In a recent decision of the Court of Appeals of The Hague, the Court ruled in general about the requirements of protection of foreign trade names in the Netherlands.
The underlying conflict was between two Dutch companies MAIN FREIGHT CARRIERS and MAINFREIGHT. The latter, defendant, pleaded in short that it had older trade name rights than applicant, stating that it took over commercial activities by an older New-Zealand company named Mainfreight Limited which name also enjoyed protection in the Netherlands.
In its ruling, the Court follows the Dutch doctrine and jurisprudence on the protection of foreign trade names in the Netherlands. In this respect, the Court of Appeals has ruled:
“The protection of a foreign trade name in the Netherlands does not require that the company is vested in the Netherlands and that the trade name is used in the Netherlands. It is sufficient that the name enjoys a reputation in the Netherlands with the relevant public worthy of protection (such reputation that likelihood of confusion is to be feared).”(office translation)
Since the defendant did not show that it actually acquired older trade name rights from Mainfreight Limited and since there was no reputation in the Netherlands of an older trade name it could invoke, before applicant started using its trade name in the Netherlands, the defendant lost the case.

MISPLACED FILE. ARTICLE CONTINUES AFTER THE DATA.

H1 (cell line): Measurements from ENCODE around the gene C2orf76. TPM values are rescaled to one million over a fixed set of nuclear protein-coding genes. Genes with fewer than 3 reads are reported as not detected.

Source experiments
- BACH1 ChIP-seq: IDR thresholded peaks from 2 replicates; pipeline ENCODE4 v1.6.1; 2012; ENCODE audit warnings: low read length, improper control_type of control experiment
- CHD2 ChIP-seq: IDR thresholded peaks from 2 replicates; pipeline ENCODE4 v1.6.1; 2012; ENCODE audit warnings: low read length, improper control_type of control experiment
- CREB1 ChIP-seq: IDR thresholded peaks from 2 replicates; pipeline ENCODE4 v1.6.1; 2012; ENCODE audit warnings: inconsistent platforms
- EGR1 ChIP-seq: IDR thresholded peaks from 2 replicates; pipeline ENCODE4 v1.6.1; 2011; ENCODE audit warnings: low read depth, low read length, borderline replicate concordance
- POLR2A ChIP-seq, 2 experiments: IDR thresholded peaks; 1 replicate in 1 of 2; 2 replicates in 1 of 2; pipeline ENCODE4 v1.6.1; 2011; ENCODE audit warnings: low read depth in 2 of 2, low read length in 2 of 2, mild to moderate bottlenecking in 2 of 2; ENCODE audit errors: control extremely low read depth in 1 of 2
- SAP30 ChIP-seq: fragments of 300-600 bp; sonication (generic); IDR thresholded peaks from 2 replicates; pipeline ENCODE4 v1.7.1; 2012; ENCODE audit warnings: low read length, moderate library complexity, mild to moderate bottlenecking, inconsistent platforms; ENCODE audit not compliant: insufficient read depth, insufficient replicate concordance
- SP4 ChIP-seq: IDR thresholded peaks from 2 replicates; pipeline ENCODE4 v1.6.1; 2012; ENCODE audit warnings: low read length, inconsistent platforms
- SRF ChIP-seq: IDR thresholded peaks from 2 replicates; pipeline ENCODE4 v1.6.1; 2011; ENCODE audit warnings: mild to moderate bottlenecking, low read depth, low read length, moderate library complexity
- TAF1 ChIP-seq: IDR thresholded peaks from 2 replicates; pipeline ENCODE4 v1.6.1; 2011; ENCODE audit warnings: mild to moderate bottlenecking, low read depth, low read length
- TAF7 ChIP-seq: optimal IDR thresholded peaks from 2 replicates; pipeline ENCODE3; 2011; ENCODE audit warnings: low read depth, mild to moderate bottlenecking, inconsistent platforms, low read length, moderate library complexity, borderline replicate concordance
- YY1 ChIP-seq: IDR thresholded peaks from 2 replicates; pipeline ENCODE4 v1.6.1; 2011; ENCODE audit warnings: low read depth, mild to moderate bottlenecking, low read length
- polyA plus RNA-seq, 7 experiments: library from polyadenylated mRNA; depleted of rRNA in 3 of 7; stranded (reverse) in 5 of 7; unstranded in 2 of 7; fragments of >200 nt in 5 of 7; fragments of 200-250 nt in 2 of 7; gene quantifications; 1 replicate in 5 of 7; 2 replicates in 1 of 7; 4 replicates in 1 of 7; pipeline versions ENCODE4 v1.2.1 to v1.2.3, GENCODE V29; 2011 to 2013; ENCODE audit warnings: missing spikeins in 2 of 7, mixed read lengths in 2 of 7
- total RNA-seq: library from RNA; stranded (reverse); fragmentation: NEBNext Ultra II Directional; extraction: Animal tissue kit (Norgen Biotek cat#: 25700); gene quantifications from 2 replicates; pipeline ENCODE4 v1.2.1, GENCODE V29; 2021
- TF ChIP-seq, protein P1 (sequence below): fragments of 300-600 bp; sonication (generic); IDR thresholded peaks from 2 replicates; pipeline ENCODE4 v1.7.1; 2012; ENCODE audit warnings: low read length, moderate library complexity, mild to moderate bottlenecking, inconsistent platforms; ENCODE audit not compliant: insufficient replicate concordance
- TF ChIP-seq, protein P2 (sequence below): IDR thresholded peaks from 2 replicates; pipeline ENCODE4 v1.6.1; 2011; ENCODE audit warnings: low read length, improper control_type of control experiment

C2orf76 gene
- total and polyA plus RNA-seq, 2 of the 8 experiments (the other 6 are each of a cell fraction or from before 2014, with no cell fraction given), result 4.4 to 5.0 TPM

The Court ruled that the name MAINFREIGHT is only slightly different from applicants name (it only differs with regard to the descriptive element ‘CARRIERS’) and that actual confusion took place between the trade names of parties. Therefore the request by applicant to change defendants name in such a way that it is no longer a combination of the words main and freight is awarded.
Defendant is also ordered to pay applicant € 10.691,16 and € 19.990,71 lawyers and costs for the procedure in first instance and for the appeals proceedings.